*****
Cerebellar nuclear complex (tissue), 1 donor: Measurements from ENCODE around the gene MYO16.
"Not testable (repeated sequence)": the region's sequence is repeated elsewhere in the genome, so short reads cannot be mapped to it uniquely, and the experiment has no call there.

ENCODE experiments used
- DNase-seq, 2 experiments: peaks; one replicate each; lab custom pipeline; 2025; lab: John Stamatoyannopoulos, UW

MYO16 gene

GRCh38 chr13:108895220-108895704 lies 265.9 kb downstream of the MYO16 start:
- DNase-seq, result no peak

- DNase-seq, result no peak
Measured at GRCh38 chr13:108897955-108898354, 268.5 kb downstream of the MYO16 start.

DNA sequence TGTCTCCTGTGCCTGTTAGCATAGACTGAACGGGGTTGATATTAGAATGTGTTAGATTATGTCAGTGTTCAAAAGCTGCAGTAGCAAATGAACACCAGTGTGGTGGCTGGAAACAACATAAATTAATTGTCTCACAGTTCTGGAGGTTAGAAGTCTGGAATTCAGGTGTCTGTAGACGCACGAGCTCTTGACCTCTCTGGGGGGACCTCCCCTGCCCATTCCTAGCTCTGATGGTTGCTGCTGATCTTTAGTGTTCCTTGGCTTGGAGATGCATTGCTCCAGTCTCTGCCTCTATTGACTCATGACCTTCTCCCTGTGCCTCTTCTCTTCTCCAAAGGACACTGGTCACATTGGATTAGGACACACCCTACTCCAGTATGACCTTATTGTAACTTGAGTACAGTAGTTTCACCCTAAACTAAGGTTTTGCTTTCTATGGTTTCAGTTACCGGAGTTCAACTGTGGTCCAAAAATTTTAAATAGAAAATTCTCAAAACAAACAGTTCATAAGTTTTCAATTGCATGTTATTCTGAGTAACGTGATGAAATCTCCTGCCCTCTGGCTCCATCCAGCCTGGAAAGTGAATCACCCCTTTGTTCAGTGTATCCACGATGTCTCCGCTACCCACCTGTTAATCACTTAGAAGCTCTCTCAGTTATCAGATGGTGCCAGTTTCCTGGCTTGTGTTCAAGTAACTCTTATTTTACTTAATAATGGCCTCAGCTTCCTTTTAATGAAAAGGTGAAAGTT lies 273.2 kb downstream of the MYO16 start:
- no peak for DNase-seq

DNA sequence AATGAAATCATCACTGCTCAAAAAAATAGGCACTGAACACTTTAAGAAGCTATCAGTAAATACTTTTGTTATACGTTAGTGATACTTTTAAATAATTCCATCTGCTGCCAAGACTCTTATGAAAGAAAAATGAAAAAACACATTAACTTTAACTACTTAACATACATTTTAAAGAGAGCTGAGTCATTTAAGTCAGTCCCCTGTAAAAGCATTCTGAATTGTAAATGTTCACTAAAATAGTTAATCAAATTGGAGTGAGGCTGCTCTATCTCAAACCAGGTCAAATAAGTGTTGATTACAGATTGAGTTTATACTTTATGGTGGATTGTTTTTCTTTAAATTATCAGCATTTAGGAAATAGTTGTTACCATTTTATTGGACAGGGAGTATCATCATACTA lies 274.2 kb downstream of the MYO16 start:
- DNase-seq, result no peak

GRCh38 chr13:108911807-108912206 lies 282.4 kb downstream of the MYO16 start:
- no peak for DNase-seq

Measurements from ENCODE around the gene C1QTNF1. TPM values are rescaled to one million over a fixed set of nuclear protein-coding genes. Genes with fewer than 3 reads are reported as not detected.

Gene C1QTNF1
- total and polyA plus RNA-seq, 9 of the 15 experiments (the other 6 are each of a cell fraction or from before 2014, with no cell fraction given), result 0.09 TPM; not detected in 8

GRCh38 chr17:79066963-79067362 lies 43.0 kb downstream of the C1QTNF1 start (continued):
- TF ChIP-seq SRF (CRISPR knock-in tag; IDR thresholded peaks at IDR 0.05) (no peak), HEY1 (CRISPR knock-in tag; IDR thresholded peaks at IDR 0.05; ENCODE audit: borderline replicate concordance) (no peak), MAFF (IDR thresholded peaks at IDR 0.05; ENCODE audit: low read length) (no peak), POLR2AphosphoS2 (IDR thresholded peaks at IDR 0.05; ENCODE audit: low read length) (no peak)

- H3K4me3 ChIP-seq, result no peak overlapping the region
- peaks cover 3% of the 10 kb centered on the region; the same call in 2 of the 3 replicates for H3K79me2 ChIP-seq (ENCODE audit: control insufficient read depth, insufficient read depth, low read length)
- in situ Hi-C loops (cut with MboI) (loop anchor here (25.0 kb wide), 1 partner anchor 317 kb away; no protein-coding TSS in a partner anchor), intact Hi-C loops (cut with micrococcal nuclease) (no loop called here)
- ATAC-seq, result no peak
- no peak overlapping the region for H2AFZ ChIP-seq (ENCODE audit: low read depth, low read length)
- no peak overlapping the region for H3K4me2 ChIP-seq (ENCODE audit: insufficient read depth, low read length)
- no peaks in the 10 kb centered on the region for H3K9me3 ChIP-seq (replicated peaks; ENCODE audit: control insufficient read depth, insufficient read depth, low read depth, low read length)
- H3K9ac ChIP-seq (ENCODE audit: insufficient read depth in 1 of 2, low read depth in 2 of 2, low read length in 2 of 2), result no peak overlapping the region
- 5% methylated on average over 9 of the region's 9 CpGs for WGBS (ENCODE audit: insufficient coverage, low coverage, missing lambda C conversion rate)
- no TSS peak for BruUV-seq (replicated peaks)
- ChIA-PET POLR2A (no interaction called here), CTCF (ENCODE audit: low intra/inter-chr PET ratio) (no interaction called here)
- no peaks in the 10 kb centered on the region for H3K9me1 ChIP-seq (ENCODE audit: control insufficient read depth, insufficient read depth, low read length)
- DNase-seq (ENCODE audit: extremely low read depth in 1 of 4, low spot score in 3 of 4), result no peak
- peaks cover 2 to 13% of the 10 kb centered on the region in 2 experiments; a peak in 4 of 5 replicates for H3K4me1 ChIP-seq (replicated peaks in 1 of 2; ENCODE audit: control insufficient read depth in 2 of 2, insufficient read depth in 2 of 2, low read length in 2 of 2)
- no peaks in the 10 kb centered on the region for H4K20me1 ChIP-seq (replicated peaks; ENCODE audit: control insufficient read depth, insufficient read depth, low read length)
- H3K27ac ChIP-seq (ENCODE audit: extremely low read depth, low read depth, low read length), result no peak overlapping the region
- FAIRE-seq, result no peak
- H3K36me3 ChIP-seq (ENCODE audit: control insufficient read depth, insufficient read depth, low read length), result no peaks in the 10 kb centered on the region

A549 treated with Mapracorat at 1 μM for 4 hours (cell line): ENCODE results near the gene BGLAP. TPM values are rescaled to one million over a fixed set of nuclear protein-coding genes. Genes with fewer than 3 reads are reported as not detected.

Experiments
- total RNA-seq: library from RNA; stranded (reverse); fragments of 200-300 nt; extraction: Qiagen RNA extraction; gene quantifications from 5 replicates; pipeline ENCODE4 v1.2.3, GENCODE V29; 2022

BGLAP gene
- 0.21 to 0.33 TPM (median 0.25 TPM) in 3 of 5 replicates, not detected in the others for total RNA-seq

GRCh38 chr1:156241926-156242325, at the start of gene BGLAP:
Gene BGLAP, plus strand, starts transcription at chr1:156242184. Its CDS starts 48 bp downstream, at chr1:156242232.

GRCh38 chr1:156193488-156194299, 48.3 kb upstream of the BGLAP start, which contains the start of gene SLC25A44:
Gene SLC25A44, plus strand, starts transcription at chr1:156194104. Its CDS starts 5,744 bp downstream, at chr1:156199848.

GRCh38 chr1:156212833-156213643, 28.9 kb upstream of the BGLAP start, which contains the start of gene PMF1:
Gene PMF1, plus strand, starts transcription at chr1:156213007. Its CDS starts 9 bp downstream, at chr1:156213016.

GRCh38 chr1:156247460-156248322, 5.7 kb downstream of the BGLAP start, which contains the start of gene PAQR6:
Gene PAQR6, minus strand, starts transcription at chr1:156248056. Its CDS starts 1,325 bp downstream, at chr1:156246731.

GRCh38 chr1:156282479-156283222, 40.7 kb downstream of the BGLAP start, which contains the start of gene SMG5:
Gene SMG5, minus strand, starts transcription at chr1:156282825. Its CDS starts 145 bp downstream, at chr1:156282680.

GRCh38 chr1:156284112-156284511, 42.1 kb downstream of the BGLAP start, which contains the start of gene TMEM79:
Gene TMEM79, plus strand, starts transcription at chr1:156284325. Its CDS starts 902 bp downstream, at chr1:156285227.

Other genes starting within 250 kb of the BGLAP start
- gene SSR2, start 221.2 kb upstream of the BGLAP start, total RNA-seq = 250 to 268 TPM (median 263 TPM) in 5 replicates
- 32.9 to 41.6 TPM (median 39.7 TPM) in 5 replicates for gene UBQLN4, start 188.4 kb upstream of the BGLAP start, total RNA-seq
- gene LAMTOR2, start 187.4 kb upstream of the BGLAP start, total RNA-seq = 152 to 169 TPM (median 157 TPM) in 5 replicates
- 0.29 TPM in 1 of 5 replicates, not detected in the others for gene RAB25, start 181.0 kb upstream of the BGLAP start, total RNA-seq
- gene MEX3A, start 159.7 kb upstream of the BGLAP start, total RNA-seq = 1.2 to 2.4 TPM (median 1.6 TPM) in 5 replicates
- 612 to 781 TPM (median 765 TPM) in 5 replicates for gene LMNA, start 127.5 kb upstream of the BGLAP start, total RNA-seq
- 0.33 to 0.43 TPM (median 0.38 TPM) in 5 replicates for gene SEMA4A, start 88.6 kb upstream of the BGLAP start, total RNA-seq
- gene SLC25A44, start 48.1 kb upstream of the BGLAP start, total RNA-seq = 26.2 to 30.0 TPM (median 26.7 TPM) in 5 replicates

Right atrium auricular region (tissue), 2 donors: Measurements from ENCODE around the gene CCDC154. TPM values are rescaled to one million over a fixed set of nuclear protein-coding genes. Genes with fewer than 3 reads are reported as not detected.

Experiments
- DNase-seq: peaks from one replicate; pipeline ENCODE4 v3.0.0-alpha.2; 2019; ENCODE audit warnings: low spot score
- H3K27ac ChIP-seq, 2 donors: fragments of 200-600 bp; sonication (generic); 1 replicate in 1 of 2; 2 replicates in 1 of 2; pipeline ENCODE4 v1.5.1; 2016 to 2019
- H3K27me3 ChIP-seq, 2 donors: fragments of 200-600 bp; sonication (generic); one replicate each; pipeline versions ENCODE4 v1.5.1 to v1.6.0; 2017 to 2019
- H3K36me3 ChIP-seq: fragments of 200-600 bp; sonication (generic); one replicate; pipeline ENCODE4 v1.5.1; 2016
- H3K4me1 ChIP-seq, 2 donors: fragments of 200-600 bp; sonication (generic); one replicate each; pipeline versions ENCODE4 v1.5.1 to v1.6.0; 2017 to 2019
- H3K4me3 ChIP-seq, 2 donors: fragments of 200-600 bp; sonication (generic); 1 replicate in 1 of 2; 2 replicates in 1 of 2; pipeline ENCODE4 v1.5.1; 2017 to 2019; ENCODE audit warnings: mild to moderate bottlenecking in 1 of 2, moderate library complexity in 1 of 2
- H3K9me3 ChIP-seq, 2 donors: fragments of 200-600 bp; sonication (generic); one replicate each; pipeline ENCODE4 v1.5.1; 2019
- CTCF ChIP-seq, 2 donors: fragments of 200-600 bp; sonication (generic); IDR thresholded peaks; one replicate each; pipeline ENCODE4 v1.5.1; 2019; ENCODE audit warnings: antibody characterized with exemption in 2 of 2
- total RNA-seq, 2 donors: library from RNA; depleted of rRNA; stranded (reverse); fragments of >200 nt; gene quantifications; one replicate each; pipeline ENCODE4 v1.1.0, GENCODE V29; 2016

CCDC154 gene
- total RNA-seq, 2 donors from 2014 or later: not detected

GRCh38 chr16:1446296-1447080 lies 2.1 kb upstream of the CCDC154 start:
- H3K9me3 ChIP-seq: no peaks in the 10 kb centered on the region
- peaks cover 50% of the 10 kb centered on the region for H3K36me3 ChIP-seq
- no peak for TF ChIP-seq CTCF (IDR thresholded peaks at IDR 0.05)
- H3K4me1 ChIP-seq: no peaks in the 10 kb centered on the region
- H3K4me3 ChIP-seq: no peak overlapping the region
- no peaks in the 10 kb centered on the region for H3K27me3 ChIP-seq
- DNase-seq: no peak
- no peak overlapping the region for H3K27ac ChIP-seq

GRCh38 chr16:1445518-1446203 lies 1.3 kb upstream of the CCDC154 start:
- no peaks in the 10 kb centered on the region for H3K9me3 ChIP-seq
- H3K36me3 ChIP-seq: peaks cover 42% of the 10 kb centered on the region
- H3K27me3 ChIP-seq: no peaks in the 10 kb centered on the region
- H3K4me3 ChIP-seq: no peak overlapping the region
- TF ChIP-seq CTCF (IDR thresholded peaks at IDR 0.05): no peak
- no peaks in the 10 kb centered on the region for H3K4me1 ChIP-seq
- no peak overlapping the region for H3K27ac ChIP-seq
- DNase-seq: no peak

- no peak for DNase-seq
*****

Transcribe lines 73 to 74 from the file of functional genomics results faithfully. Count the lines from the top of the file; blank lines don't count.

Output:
- H3K9me3 ChIP-seq, 2 donors: fragments of 200-600 bp; sonication (generic); one replicate each; pipeline ENCODE4 v1.5.1; 2019
- CTCF ChIP-seq, 2 donors: fragments of 200-600 bp; sonication (generic); IDR thresholded peaks; one replicate each; pipeline ENCODE4 v1.5.1; 2019; ENCODE audit warnings: antibody characterized with exemption in 2 of 2